Barry Anthony Finan and Rosanne Robertsonwill present their collaborative project SCRRIPPT at the conference. Image courtesy of Venture Arts.

I first became aware of the term Outsider Art as an art student when I visited the seminal Outsiders exhibition at the Hayward Gallery in 1979, curated by Victor Musgrave and Roger Cardinal. Following the completion of my training at the Slade School of Fine Art, I began working as a volunteer at a day centre and had the good fortune to meet and discover the talents of a group of learning-disabled artists. My experience of seeing the Outsiders exhibition enabled me to see how talented these artists were and, inspired by their work, I organised an exhibition at a local library. On returning to collect their work to frame, I was informed by the staff that the work was no longer available as it had been pulped to make papier-mâché for the artists to model. I still remember my shock and outrage. The staff were blind to the value and talents of the artists they were working with; their art-making was seen as a mere containment activity, which led to this routine act of creative abuse. This experience has informed my professional practice ever since, and led to the formation of Outside In.

I am the Vice President and Outside In is a member of the European Outsider Art Association (EOA), so, given our stance on labelling, a fair question would be why? We currently work with a wide number of arts organisations that label and define artists in any number of ways, both within the UK and Europe; some focus on offenders, others on people with autism, others on those with mental health issues or on naïve artists. We welcome these collaborations, as we see Outside In’s role as bridging the divide in the current arts landscape, and offering a means to interface with the mainstream art world, bringing opportunity and open debate. We do seek to challenge assumptions and feel that the only way to do this is to engage in dialogue. There are over 60 organisations in the EOA, all with their own thoughts and values, some of whom will be equally cautious in their approach to labelling their artists or work, but which will all come together to share best practice and work together to shift attitudes.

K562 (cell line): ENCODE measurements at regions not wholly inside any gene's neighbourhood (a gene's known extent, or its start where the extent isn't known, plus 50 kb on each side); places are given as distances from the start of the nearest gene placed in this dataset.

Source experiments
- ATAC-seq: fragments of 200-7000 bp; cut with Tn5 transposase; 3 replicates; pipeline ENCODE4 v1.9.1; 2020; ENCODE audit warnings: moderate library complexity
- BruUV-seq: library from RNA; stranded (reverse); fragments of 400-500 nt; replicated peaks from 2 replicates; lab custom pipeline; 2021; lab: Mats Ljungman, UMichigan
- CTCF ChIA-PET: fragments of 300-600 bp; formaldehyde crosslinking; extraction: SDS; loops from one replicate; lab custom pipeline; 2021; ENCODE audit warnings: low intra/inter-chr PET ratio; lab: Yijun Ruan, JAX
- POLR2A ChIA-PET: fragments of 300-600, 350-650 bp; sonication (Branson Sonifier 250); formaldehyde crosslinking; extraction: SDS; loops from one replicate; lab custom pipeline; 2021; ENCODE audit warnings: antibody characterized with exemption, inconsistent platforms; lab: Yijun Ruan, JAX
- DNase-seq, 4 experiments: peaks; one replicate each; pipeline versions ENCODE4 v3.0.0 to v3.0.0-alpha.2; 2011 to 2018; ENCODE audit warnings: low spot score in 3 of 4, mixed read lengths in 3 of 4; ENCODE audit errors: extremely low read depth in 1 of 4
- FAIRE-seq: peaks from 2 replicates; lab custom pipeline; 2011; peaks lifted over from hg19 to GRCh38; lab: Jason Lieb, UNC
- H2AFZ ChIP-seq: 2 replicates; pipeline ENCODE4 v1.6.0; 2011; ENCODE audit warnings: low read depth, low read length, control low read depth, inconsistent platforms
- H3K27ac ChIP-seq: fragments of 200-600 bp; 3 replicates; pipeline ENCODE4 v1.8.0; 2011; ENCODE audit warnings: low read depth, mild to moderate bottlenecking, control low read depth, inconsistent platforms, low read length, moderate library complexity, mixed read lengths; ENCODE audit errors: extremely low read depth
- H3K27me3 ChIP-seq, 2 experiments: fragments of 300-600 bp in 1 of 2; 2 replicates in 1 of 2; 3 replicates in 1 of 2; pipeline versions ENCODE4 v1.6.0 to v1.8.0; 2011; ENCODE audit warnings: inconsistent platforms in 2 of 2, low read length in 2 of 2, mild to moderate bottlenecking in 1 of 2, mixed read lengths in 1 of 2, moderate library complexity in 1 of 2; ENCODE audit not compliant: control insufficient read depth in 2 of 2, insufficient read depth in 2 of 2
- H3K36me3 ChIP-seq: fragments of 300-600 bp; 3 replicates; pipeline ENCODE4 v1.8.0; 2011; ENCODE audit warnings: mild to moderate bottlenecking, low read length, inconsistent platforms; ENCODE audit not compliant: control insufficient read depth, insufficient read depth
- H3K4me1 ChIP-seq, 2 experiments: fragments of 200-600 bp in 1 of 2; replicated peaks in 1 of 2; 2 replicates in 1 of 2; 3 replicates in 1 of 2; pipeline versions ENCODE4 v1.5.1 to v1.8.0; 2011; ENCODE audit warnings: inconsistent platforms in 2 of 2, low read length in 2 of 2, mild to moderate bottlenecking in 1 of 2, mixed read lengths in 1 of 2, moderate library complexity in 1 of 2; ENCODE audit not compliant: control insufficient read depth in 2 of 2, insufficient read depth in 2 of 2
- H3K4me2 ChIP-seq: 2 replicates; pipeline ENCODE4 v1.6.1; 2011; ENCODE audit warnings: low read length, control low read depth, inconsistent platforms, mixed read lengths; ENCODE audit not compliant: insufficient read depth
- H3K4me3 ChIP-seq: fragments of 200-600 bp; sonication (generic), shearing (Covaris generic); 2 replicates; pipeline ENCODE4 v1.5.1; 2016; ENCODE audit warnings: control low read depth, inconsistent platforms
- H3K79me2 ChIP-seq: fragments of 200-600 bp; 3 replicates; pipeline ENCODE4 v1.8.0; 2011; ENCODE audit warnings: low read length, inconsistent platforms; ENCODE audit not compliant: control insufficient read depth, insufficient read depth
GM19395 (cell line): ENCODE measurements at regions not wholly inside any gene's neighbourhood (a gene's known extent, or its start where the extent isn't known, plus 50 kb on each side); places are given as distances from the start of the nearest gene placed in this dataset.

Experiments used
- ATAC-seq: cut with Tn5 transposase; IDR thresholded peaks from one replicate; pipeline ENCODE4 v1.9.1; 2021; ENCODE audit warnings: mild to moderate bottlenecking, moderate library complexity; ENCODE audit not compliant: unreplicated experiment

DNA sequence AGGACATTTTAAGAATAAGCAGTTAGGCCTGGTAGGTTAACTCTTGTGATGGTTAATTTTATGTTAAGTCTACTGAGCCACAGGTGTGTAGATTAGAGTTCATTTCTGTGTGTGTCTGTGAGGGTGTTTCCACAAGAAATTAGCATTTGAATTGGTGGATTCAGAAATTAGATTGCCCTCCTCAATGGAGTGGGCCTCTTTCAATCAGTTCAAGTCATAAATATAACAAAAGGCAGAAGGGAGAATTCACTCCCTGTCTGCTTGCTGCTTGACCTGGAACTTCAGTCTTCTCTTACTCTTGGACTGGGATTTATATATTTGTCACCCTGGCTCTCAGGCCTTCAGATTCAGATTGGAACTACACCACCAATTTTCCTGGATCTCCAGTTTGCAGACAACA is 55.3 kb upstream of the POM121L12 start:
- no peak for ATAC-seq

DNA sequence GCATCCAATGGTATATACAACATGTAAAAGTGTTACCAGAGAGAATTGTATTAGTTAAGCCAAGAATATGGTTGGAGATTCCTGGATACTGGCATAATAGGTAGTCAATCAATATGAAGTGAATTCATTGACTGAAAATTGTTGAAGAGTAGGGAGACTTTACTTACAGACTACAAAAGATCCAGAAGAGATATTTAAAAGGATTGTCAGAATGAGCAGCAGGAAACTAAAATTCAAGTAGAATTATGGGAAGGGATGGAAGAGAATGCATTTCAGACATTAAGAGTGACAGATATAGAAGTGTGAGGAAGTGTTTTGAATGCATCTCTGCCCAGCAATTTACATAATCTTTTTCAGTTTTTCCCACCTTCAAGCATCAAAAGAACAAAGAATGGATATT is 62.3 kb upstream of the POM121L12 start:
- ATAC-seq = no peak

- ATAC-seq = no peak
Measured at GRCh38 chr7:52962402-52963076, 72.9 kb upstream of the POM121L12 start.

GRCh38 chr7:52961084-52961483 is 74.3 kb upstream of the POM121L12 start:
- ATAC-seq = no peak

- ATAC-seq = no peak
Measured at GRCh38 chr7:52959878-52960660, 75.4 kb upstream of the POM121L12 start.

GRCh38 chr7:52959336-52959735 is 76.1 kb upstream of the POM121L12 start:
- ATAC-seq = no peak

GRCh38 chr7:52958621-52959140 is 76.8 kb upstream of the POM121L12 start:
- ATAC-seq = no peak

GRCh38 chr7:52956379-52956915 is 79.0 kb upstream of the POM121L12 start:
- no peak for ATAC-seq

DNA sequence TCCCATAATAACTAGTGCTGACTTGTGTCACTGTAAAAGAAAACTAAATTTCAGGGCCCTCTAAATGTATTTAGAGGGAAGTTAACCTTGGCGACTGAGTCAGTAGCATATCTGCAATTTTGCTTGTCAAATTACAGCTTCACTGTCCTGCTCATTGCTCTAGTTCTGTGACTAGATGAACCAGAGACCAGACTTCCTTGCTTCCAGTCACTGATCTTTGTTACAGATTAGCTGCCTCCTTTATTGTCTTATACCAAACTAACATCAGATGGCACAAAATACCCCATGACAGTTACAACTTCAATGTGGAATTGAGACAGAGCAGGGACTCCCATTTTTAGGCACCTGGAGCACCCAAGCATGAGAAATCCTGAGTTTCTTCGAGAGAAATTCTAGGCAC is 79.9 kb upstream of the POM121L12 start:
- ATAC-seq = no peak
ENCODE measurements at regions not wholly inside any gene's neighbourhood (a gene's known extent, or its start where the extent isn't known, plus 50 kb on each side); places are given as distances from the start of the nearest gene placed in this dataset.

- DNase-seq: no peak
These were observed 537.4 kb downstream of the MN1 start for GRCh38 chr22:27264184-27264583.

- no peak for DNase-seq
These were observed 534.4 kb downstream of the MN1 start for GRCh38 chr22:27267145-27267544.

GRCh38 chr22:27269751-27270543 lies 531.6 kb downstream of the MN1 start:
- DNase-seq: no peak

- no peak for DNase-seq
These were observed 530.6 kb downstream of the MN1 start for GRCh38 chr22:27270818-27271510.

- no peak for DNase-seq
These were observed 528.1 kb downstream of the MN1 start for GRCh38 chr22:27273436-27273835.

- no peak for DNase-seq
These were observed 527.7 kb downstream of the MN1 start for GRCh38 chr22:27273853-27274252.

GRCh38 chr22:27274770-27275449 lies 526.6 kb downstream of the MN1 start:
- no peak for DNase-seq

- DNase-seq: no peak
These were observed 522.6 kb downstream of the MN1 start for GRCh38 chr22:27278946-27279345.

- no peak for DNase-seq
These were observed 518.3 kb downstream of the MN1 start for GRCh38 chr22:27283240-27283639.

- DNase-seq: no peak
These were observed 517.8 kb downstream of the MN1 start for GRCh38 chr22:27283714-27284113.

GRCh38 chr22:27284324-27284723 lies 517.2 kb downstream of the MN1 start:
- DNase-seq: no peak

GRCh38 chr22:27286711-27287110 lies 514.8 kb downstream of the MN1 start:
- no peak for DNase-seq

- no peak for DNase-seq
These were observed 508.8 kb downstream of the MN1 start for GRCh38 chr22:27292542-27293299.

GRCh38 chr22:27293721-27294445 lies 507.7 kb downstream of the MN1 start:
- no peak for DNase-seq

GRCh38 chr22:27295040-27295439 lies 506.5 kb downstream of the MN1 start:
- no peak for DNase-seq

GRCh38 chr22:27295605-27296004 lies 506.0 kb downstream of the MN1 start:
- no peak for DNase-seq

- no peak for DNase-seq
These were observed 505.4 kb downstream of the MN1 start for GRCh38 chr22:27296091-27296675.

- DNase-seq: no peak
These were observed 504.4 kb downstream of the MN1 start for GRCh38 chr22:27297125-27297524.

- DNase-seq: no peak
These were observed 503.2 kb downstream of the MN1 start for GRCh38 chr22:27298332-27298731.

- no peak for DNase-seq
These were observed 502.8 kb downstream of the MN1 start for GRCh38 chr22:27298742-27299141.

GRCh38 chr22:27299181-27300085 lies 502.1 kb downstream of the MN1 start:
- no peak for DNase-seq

We have chosen to focus this year’s EOA conference on the ‘Artist’s Voice,’ primarily to reflect the ethos of Outside In, bringing this debate to the fore and encouraging discussion. Previous EOA conferences at member venues across Europe have covered a range of topics, including environments, curating, photography, collections, etc. This is the first one to be solely focussed on artists. Each nation has its own history and approach to working with artists. There is a lot to learn from our colleagues in Europe and, despite the pending Brexit, we will always be close allies. Personally, I welcome the wider support and understanding that the EOA brings, working together as an association to bring change.

I hope that this year’s conference will stimulate debate, that all the artists’ voices will be heard and that there will be a lasting legacy of change and comradery amongst like-minded individuals and organisations.